Grand Jury Declines to File Charges in Newark Police-Involved Shooting that Killed South Orange Man on January 1, 2021

For Immediate Release: January 26, 2023

Office of the Attorney General
– Matthew J. Platkin, Attorney General
Office of Public Integrity and Accountability
– Thomas J. Eicher, Executive Director

For Further Information:

Media Inquiries-
Dan Prochilo

NEWARK — A state grand jury has voted not to file any criminal charges at the conclusion of its deliberations regarding the death of Carl Dorsey III, 39, of South Orange, N.J., who was shot and fatally wounded by a Newark police detective just after midnight on January 1, 2021.

Dorsey’s death was investigated by the Attorney General’s Office of Public Integrity and Accountability (OPIA) and presented to New Jersey residents serving on the grand jury in accordance with the Independent Prosecutor Directive of 2019. In July 2021, OPIA issued standard operating procedures (SOPs) to ensure these grand jury presentations are conducted in a neutral, objective manner, with appropriate transparency regarding the process, consistent with the directive.

The investigation included interviews of witnesses, collection of forensic evidence, review of video and autopsy results from the medical examiner. After hearing the testimony and evidence, the grand jury concluded its deliberations Tuesday, January 24, 2023, and voted “no bill,” meaning the grand jury concluded no criminal charges should be filed against Detective Rod Simpkins of the Newark Police Department, the officer who fired his service weapon.

Based on the investigation, the shooting occurred shortly after midnight on South 11th Street near Woodland Avenue in Newark, N.J.  A group of twelve (12) plain clothes detectives assigned to the Newark Police Department’s Criminal Intelligence Unit, who were on patrol detail for New Year’s Eve, responded in separate unmarked police vehicles to South 11th Street from Avon Avenue after hearing gunshots in that area.  Detective Simpkins was the rear seat passenger of the lead police vehicle as they turned onto South 11th Street. According to the detectives, as they approached in their vehicles, some of them observed muzzle flashes and individuals discharging and holding handguns. Detective Simpkins immediately exited his vehicle with his service weapon drawn. According to Detective Simpkins, his focus was on two individuals with guns located north of him with whom he was about to engage. Detective Simpkins was physically struck from the side by an individual, later identified as Carl Dorsey, which caused Detective Simpkins to fall to the ground. As Det. Simpkins was falling to the ground, his service weapon discharged once, striking Mr. Dorsey, who was not armed with a weapon.

None of the detectives were equipped with body worn cameras at the time of the incident. However, home surveillance footage captured Mr. Dorsey running across the street from the westside to the eastside and colliding with Detective Simpkins just after Simpkins exited his vehicle.  Detectives rendered medical aid to Mr. Dorsey until EMS personnel arrived. Mr. Dorsey was transported to University Hospital where he was pronounced deceased at 1:37 a.m.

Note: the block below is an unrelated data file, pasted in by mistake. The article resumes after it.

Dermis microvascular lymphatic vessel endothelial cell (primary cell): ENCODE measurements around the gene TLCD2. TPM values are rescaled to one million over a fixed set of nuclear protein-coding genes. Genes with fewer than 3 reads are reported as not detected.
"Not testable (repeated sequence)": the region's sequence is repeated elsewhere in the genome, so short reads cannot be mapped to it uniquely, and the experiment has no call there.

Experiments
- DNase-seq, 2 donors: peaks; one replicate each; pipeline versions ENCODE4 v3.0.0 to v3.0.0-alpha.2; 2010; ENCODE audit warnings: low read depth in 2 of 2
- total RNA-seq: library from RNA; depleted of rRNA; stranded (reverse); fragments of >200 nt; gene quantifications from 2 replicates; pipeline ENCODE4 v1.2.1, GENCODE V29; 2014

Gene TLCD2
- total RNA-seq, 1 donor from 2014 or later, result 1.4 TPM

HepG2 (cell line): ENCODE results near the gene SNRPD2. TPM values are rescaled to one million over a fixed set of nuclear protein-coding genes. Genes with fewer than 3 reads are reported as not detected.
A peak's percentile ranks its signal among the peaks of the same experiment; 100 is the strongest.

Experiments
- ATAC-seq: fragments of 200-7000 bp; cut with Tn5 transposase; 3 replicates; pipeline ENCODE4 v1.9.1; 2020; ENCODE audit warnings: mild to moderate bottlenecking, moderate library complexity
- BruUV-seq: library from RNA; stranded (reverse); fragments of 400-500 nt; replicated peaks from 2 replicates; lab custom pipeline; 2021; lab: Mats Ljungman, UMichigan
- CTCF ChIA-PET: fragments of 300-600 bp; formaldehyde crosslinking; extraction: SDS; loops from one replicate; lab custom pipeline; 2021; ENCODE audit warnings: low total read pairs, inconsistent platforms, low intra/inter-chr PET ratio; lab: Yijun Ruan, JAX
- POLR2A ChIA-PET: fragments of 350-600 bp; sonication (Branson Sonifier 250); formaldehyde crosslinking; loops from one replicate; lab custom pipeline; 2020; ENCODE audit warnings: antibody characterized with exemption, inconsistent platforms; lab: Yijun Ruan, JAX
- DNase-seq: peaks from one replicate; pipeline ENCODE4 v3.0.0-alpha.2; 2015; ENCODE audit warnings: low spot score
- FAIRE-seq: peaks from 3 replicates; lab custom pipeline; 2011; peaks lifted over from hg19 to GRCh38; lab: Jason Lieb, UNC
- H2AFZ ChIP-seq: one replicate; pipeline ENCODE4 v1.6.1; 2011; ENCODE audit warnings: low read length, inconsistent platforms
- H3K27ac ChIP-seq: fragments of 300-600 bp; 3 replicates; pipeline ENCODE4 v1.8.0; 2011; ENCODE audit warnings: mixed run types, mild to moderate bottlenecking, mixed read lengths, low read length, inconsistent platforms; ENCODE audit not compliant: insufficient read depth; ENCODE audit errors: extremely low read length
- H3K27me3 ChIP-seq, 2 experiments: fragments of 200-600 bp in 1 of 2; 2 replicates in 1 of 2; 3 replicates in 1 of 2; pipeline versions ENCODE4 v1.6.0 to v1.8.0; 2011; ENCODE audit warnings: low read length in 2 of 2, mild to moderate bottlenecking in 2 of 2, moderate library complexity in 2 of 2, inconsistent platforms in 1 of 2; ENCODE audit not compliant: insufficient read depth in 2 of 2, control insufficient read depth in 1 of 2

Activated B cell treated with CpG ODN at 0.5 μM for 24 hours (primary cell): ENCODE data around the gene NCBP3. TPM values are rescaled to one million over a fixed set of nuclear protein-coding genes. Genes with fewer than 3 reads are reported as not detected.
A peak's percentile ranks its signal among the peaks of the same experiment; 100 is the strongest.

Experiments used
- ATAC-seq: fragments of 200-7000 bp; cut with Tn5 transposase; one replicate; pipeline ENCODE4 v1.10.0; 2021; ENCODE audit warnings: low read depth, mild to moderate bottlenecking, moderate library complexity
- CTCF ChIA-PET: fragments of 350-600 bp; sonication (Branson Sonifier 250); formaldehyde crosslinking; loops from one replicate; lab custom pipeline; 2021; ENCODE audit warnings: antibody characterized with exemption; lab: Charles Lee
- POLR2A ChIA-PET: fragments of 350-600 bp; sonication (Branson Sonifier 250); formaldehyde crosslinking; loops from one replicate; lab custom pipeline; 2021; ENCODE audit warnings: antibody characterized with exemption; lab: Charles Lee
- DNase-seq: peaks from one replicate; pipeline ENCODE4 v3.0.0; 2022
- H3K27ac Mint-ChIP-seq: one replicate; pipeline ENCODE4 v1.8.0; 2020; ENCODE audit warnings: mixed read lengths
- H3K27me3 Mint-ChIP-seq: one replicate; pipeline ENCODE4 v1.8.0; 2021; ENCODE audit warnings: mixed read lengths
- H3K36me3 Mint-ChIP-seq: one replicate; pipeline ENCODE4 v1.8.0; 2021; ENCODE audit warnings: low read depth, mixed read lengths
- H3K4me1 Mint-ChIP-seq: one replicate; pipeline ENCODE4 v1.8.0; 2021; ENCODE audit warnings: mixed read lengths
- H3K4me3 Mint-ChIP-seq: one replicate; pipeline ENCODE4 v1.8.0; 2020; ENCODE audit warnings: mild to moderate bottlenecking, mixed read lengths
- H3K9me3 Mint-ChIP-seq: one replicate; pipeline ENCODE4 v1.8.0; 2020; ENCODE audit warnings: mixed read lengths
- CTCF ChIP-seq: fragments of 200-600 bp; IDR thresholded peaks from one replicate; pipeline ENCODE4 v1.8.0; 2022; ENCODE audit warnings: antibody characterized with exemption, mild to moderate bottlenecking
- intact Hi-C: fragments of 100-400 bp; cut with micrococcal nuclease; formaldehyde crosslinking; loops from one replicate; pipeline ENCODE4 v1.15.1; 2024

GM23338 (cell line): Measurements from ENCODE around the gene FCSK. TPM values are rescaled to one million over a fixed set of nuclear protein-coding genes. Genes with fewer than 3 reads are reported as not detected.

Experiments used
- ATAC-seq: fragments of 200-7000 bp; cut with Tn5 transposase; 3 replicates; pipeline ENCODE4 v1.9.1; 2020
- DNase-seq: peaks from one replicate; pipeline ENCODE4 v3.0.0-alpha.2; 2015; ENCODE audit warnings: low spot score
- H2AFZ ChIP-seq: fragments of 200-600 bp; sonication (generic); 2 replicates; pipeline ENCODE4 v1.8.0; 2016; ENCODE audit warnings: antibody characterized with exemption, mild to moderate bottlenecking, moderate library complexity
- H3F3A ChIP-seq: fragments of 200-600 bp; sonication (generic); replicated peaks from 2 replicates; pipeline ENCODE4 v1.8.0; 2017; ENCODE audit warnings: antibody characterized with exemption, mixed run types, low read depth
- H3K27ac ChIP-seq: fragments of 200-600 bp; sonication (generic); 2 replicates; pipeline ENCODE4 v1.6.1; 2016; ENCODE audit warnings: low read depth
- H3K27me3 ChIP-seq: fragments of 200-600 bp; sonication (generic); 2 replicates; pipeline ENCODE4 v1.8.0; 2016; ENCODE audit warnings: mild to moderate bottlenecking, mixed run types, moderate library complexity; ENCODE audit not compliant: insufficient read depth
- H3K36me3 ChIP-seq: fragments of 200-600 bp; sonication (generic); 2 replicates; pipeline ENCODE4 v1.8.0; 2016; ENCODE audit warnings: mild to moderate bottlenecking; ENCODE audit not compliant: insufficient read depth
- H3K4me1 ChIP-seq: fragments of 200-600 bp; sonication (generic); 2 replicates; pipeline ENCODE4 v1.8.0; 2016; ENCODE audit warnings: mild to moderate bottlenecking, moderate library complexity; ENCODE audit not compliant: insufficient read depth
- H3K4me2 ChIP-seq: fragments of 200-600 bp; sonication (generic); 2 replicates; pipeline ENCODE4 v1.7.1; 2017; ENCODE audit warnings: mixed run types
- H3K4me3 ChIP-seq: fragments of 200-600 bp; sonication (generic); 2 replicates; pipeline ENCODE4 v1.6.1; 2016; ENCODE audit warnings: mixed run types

Shortly after Mr. Dorsey was shot, an individual whom officers saw pointing a gun was apprehended after discarding the gun at the scene on South 11th Street. That individual was prosecuted and pleaded guilty to 4th degree pointing a firearm. A shell casing recovered from the scene matched the gun that was recovered near the person who was arrested.

A 2019 law, P.L. 2019, c. 1, requires the Attorney General’s Office to conduct investigations of a person’s death that occurs during an encounter with a law enforcement officer acting in the officer’s official capacity or while the decedent is in custody. It requires that all such investigations be presented to a grand jury to determine if the evidence supports the return of an indictment against the officer or officers involved.

A conflicts check was conducted pursuant to the Independent Prosecutor Directive and no actual or potential conflict of interest was found involving any individual assigned to the investigation. Prior to presentation to the grand jury, the investigation was reviewed by OPIA Executive Director Thomas Eicher in accordance with the policies and procedures established for these presentations in the SOPs.

At the conclusion of these investigations, pursuant to the Independent Prosecutor Directive and SOPs, OPIA determines whether any principal should be referred to the appropriate law enforcement agency for administrative review in accordance with the AG’s Internal Affairs Policy & Procedures. OPIA monitors any resulting review and takes such actions as are necessary to ensure that the review is completed in a timely fashion, and that appropriate actions are taken based on the results of the review.

The Independent Prosecutor Directive is posted on the Attorney General’s website at this link:

Further information about how fatal police encounters are investigated in New Jersey under the directive is found at this link:

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